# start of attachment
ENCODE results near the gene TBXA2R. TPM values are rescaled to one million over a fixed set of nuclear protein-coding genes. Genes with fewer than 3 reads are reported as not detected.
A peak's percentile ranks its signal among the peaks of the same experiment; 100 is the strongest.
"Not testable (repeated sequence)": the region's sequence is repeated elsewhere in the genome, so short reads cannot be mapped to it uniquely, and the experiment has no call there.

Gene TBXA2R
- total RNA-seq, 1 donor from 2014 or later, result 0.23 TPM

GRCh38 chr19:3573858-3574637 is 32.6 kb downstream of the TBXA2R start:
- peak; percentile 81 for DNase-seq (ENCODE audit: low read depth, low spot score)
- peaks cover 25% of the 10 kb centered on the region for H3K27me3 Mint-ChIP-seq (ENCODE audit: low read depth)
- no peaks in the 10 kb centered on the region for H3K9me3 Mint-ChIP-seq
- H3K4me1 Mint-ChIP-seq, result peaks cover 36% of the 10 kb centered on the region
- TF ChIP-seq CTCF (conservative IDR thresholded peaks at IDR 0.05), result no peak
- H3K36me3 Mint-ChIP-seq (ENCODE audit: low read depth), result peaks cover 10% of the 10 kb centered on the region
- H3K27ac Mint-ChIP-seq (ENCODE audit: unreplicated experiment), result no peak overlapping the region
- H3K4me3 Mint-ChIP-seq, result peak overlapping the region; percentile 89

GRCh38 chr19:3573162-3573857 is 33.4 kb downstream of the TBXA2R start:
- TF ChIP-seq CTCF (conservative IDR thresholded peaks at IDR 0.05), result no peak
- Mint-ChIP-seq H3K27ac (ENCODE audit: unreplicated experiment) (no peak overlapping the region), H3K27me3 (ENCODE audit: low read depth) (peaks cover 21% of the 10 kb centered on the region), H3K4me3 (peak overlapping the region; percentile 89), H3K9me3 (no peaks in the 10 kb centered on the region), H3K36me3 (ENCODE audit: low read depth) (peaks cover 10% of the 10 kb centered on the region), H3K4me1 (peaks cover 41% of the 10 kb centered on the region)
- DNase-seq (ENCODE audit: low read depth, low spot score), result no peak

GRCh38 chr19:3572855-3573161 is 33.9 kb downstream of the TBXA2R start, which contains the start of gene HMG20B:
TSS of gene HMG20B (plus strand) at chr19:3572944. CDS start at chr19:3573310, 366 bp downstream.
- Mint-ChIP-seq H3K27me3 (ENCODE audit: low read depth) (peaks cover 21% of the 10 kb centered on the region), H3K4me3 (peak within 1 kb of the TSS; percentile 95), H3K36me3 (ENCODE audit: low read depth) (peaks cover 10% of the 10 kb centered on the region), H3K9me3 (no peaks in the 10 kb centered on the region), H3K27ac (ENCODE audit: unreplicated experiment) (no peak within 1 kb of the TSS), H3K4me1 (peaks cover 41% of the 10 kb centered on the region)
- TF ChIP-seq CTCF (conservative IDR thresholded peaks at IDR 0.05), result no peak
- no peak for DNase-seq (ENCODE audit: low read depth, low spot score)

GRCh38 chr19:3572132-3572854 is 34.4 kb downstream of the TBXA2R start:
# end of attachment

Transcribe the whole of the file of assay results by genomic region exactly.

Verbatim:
ENCODE results near the gene TBXA2R. TPM values are rescaled to one million over a fixed set of nuclear protein-coding genes. Genes with fewer than 3 reads are reported as not detected.
A peak's percentile ranks its signal among the peaks of the same experiment; 100 is the strongest.
"Not testable (repeated sequence)": the region's sequence is repeated elsewhere in the genome, so short reads cannot be mapped to it uniquely, and the experiment has no call there.

Gene TBXA2R
- total RNA-seq, 1 donor from 2014 or later, result 0.23 TPM

GRCh38 chr19:3573858-3574637 is 32.6 kb downstream of the TBXA2R start:
- peak; percentile 81 for DNase-seq (ENCODE audit: low read depth, low spot score)
- peaks cover 25% of the 10 kb centered on the region for H3K27me3 Mint-ChIP-seq (ENCODE audit: low read depth)
- no peaks in the 10 kb centered on the region for H3K9me3 Mint-ChIP-seq
- H3K4me1 Mint-ChIP-seq, result peaks cover 36% of the 10 kb centered on the region
- TF ChIP-seq CTCF (conservative IDR thresholded peaks at IDR 0.05), result no peak
- H3K36me3 Mint-ChIP-seq (ENCODE audit: low read depth), result peaks cover 10% of the 10 kb centered on the region
- H3K27ac Mint-ChIP-seq (ENCODE audit: unreplicated experiment), result no peak overlapping the region
- H3K4me3 Mint-ChIP-seq, result peak overlapping the region; percentile 89

GRCh38 chr19:3573162-3573857 is 33.4 kb downstream of the TBXA2R start:
- TF ChIP-seq CTCF (conservative IDR thresholded peaks at IDR 0.05), result no peak
- Mint-ChIP-seq H3K27ac (ENCODE audit: unreplicated experiment) (no peak overlapping the region), H3K27me3 (ENCODE audit: low read depth) (peaks cover 21% of the 10 kb centered on the region), H3K4me3 (peak overlapping the region; percentile 89), H3K9me3 (no peaks in the 10 kb centered on the region), H3K36me3 (ENCODE audit: low read depth) (peaks cover 10% of the 10 kb centered on the region), H3K4me1 (peaks cover 41% of the 10 kb centered on the region)
- DNase-seq (ENCODE audit: low read depth, low spot score), result no peak

GRCh38 chr19:3572855-3573161 is 33.9 kb downstream of the TBXA2R start, which contains the start of gene HMG20B:
TSS of gene HMG20B (plus strand) at chr19:3572944. CDS start at chr19:3573310, 366 bp downstream.
- Mint-ChIP-seq H3K27me3 (ENCODE audit: low read depth) (peaks cover 21% of the 10 kb centered on the region), H3K4me3 (peak within 1 kb of the TSS; percentile 95), H3K36me3 (ENCODE audit: low read depth) (peaks cover 10% of the 10 kb centered on the region), H3K9me3 (no peaks in the 10 kb centered on the region), H3K27ac (ENCODE audit: unreplicated experiment) (no peak within 1 kb of the TSS), H3K4me1 (peaks cover 41% of the 10 kb centered on the region)
- TF ChIP-seq CTCF (conservative IDR thresholded peaks at IDR 0.05), result no peak
- no peak for DNase-seq (ENCODE audit: low read depth, low spot score)

GRCh38 chr19:3572132-3572854 is 34.4 kb downstream of the TBXA2R start: